So it seems as if I am pushing the boundaries of chance but I'm actually a victim of random variable. I've done everything in my power to prevent being a victim of circumstance but no one can control the Random Variable. Luck is your best friend when it comes to the random variable. Gives new meaning to my Grandmothers saying "if it weren't for bad luck you'd have no luck at all".
So living a life of having to survive an onslaught of random variable (and I have plenty of eye witnesses) has at least made me prepare for it. And when you prepare for a random variable it doesn't surprise you as much as it catches you off guard. And when you neglect to prepare for a "known random variable" you really can't whine too much. You knew the unknown was bound to happen. I'll have to resort to another age old saying. "Expect the best but prepare for the worst". Perhaps it should replace "In God We Trust" on the dollar bill. "In Random Variables We Fear" doesn't really flow now does it?
Write On... Z
Wednesday, March 16, 2011
Lists are what you turn to when your not busy doing something else. As an after thought they're handy as a check list. If you save your lists they can become like a journal of sorts. Because a list tends to be within constant reach other things get put on the list. Quotes, ideas, one-liners and creative reminders litter the page with milk, cereal and toilet paper. I have volumes of lists that I've saved over the years. It's perhaps the most honest diary I've ever written. I've also saved receipts for years and have all of 2005 glued into the pages of pocket bibles. An artistic juxtaposition of extremes. Brutal trust and blind faith.
I consider writing my memoirs often and in various forms set out to do so many times over the years. I haven't stopped to look back and read much of what I've written. There's already at least a couple books that could be derived. The only book I have written I recalled after about a year of self publication and distribution. Just like much of the music I've recorded - I keep it away from people. Turns out the internet wasn't the cure all for artists but instead became a floodgate for thieves and plagiarists. [Side rant! Blogger spell check sucks anus! Google rocks, and it better, it owns the world. All hail Google the god that was mis-spelled. Oh the multiple levels of irony.]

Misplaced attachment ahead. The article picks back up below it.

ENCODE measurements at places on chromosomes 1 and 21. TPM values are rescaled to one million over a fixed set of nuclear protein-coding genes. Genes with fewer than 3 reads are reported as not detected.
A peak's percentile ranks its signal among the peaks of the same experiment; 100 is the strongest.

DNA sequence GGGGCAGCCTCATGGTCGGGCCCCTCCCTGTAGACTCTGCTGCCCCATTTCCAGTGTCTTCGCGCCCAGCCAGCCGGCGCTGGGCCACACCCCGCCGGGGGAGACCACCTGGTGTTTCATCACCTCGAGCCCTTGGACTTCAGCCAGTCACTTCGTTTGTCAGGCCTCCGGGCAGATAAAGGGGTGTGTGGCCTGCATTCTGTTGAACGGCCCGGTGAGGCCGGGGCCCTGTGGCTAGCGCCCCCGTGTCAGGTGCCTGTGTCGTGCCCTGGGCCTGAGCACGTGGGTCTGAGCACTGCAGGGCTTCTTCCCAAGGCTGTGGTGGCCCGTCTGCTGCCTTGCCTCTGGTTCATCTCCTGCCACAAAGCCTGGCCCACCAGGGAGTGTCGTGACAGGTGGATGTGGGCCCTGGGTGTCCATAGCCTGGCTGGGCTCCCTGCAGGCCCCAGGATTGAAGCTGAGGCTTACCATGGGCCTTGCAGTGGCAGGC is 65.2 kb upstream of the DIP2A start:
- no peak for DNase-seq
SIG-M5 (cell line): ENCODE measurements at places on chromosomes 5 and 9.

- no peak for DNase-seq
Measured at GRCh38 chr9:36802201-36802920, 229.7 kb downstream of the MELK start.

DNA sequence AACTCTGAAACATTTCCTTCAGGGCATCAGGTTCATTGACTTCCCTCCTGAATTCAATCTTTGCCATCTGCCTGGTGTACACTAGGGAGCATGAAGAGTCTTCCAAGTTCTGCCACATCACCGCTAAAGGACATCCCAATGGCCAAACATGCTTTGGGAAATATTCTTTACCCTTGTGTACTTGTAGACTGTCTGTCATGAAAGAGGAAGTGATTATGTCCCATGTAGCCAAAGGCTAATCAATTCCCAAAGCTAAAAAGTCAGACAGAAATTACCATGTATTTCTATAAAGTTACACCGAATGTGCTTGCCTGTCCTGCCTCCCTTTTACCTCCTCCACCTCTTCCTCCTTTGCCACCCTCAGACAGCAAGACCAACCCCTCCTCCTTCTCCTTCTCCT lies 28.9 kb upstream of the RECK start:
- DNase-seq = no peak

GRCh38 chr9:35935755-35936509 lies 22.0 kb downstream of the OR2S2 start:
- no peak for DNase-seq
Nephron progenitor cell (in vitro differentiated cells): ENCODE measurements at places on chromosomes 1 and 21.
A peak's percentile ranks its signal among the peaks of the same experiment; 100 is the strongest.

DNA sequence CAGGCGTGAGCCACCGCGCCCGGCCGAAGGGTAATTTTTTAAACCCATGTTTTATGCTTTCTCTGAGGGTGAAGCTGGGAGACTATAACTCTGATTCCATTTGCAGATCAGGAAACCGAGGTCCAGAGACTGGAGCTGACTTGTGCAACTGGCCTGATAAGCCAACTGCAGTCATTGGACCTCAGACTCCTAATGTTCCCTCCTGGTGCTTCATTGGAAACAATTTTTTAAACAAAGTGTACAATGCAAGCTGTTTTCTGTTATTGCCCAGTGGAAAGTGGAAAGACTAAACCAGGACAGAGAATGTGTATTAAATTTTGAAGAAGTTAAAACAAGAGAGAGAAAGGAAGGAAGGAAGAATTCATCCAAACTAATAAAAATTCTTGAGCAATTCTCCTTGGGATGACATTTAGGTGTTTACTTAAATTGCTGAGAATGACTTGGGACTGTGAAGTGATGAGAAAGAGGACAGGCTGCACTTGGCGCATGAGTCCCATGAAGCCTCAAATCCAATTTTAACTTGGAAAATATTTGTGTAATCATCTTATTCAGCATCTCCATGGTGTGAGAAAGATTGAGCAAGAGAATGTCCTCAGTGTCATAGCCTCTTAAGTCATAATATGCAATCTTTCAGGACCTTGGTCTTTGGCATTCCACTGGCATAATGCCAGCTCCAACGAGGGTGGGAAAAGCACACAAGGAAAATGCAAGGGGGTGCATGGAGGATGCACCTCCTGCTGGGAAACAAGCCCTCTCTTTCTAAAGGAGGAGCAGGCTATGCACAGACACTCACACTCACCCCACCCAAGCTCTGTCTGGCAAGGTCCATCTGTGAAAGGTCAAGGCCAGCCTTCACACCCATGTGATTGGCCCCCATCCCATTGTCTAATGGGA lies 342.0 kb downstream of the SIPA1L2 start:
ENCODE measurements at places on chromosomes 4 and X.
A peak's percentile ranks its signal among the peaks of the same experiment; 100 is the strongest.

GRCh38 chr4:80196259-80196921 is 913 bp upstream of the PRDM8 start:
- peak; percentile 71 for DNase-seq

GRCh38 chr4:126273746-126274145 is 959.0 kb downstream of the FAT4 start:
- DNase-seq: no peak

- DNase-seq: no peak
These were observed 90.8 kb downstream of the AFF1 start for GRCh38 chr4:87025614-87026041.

Tell me if you can guess where this quote is from: "Very numerous examples of a like nature might be cited, clearly showing the fact, that only while under the dominion of fear do men fall a prey to superstition; that all the portents ever invested with the reverence of misguided religion are mere phantoms of dejected and fearful minds; and lastly, that prophets have most power among the people, and are most formidable to rulers, precisely at those times when the state is in most peril. I think this is sufficiently plain to all, and will therefore say no more on the subject." It was written in 1656 by Benedict De Spinoza. He was born a year after Galileo's indictment by the Spanish inquisition. You can read Spinoza's work at http://www.yesselman.com/ttpelws1.htm .
It may be true that in order to tell a short story- story tellers tell lies. But I'm not sure this is the only way or the best way. Post 1950 Hollywood archetypes are fading in favor of multi-dimensional characters. Ms. Phillips says that a whole person is a schizophrenic within the story mind. But I wonder if this is true as more people begin to demand complex characters. I understand to a degree the purpose of antagonist and protagonist in the story but I have a hard time submitting to their use. Perhaps this stems from wanting to portray people as they might become rather than what they are. Indeed a large percent of our species are drawn to simplicity and prefer a good excuse over an explanation. But we are still left with the need for an explanation least we suffer our own ignorance. Concurrently we must also survive as a symbiotic organism amongst those that insist upon archetypes. Science save us from your geometrists and essentialists.